NBA Rumors: Los Angeles Lakers Offseason, Chris Bosh and Tracy McGrady?

Andrew PierluissiCorrespondent IIIJune 22, 2010

LAS VEGAS - JULY 25:  Chris Bosh #12 of the USA Basketball Men's Senior National Team dunks during the 2008 State Farm Basketball Challenge exhibition game against the Canadian Senior Men's National Team at the Thomas & Mack Center July 25, 2008 in Las Vegas, Nevada.  (Photo by Ethan Miller/Getty Images)
Ethan Miller/Getty Images

Before you argue that Tracy McGrady is not the same player he once was, consider that exactly because of that he will not be paid the same money he once was paid.

Before you write, tell yourself it is impossible to pay these two players, plus Pau Gasol and Kobe Bryant (this article assumes Chris Bosh is obtained via sign-and-trade).

Now let’s get to business.

The Los Angeles had a payroll of over $91 million in 2010-2011. That included large contracts to Kobe Bryant, Pau Gasol, and Andrew Bynum. They also have Ron Artest and Lamar Odom making over $6 million a year.

So, how do they obtain two more players demanding big contracts?  You take advantage of a sign-and-trade deal with a team bound to lose their superstar.

There are plenty of rumors in Toronto and LA about a possible sign-and-trade deal that would bring All-Star forward Chris Bosh to Los Angeles in exchange for a package consisting of Andrew Bynum, Jordan Farmar, and/or Sasha Vujacic.

In this scenario, salaries almost match and would make it a relatively simple three-for-one deal.

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This trade makes sense for both teams, since Toronto will receive a good player in Farmar, a solid bench scorer in Vujacic, and a dominant low-post presence that would allow Andrew Bargnani to play his true position of power forward.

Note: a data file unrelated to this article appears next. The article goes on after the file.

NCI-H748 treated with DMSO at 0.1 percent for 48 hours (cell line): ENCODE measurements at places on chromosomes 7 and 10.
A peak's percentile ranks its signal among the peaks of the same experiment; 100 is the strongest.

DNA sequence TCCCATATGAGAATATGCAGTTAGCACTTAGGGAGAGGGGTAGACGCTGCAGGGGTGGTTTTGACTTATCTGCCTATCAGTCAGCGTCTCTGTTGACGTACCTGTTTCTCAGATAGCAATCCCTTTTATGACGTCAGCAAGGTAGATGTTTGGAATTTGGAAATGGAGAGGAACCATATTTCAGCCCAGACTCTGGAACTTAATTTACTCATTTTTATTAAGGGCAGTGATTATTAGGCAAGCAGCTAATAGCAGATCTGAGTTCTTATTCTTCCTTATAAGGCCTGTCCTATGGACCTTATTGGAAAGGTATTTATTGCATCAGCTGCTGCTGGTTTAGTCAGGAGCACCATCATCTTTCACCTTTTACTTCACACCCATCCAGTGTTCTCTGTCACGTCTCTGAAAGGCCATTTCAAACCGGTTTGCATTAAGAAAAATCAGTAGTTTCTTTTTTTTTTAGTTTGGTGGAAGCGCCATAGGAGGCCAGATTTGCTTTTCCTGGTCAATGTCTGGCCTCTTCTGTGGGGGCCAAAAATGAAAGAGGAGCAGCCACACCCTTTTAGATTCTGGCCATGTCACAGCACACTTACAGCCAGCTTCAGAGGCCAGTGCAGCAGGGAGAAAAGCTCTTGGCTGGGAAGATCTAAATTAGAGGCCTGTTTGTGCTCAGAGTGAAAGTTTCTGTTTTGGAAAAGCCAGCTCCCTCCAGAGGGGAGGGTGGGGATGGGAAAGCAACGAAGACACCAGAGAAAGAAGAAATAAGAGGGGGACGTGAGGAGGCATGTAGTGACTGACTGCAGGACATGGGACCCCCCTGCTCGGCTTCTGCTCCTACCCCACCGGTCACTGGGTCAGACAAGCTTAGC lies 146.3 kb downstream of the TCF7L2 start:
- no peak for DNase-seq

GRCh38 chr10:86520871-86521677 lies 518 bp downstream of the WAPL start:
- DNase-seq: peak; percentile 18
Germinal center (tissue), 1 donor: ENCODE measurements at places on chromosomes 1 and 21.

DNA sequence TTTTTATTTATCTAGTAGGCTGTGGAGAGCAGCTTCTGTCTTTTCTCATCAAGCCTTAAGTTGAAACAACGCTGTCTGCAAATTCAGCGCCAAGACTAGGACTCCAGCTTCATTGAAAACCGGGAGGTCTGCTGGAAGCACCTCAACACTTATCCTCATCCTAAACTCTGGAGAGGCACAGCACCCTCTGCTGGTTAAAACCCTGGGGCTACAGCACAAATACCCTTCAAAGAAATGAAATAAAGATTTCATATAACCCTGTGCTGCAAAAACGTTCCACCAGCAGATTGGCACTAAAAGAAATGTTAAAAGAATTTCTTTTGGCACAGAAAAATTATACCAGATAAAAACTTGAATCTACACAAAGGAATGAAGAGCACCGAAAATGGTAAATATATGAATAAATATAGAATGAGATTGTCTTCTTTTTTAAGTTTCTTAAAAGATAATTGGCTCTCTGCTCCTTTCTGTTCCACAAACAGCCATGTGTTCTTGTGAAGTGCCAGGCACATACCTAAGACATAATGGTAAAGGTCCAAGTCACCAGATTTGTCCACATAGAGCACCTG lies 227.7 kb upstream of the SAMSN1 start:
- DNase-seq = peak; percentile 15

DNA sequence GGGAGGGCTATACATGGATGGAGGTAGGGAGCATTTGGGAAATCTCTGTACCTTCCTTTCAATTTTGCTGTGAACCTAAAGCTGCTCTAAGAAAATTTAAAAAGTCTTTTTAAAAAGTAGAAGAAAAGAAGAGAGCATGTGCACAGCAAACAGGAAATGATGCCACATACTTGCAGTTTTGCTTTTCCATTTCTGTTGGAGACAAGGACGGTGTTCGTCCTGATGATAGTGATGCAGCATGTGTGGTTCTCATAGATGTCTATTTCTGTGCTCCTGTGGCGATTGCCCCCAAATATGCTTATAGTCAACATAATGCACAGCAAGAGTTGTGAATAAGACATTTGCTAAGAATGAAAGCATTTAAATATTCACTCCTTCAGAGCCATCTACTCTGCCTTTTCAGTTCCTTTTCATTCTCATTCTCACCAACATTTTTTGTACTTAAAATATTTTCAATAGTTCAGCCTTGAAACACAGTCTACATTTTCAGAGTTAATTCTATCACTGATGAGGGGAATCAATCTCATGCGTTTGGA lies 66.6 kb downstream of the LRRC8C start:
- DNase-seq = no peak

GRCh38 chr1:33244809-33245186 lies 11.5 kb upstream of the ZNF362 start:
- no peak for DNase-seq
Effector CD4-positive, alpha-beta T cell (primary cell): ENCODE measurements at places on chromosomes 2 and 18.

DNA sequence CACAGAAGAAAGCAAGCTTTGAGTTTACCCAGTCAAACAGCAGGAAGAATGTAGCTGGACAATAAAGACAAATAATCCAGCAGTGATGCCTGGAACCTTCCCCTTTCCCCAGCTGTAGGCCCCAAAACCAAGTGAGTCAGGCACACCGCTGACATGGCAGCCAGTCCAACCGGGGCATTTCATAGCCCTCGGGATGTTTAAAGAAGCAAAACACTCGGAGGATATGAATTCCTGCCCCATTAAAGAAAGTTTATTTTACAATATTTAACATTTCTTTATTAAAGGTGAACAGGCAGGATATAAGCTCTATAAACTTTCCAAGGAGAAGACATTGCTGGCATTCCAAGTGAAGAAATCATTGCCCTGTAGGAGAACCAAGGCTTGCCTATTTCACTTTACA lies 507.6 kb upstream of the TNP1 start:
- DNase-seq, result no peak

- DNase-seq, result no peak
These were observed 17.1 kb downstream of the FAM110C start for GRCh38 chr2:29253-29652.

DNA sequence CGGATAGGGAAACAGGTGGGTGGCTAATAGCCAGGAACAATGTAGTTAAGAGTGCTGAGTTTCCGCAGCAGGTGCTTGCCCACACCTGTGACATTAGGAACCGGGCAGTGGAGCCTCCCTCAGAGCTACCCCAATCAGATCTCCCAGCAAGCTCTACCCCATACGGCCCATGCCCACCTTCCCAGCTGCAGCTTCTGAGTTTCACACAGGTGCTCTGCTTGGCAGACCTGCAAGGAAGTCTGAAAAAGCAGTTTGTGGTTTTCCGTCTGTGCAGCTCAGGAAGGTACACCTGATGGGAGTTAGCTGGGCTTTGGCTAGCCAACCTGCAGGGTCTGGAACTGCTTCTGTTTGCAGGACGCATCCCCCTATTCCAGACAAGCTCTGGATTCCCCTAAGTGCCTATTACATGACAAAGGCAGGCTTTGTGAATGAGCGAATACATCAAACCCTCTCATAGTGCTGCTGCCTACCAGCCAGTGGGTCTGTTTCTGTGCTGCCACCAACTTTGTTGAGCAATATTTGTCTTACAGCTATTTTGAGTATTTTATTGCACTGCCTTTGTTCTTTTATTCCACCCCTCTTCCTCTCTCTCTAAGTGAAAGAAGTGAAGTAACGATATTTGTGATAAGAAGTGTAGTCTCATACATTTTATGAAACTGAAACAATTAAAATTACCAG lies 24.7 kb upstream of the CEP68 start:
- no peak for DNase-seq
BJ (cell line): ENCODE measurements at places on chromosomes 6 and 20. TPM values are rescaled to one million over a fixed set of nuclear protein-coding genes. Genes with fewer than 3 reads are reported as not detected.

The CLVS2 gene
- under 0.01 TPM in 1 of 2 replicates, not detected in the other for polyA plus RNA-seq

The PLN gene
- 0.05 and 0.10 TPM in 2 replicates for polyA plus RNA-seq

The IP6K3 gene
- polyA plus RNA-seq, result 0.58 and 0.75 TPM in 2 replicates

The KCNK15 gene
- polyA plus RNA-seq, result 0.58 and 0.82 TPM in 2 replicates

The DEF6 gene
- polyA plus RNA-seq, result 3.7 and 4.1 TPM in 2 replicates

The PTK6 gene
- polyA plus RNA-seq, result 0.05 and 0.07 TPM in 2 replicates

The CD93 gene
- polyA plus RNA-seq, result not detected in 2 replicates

For the Lakers, this provides yet another solid big man that stays healthy and is as consistent as they come.

Recent rumors have been around suggesting that Tracy McGrady is interested in signing with the Los Angeles Lakers.

Tracy McGrady has been in the league for a long time and understands that if his wish is granted, he will be playing a bench role as the sixth or seventh man.

That being said, he should also understand that any contract offer will come in that range.

We saw Ron Artest take less money to play in Los Angeles last year, after having arguably one of his best seasons as a player and as a person in Sacramento not too long before.

If Tracy McGrady plans to follow in Artest’s footsteps, he might find himself wearing a Lakers jersey as well as a championship ring next summer.

Not too bad for a guy that has never seen the second round of the NBA playoffs.

Let’s talk about numbers.

Chris Bosh will be maxed out, making at least $18 million in his first year of what I expect to be a six-year deal.

Tracy McGrady should be willing to agree to an offer worth an amount close to the Mid Level Exemption of about $5-6 million a year.

Assuming both players are obtained via the trade explained above and free agency, the Lakers will have $63 million committed to Kobe, Gasol, Odom, Artest, Bosh, and McGrady.

Assuming Derek Fisher accepts a deal worth about half of what he made this year (which would be about $3 million), and the Lakers are able to either keep Mbenga and Powell, or sign other players to veteran’s minimums, and sign a draft pick, the payroll will be barely over $93 million.

Not too different from $91 million.

If this were to happen, the NBA will be all about the Lakers next season, and who knows if for the next three or four years.

Now let’s hope we get to see better competition next year and think more about what if this does not happen for the sake of fans of the other 29 teams.

Agree? Disagree? Comment Away!


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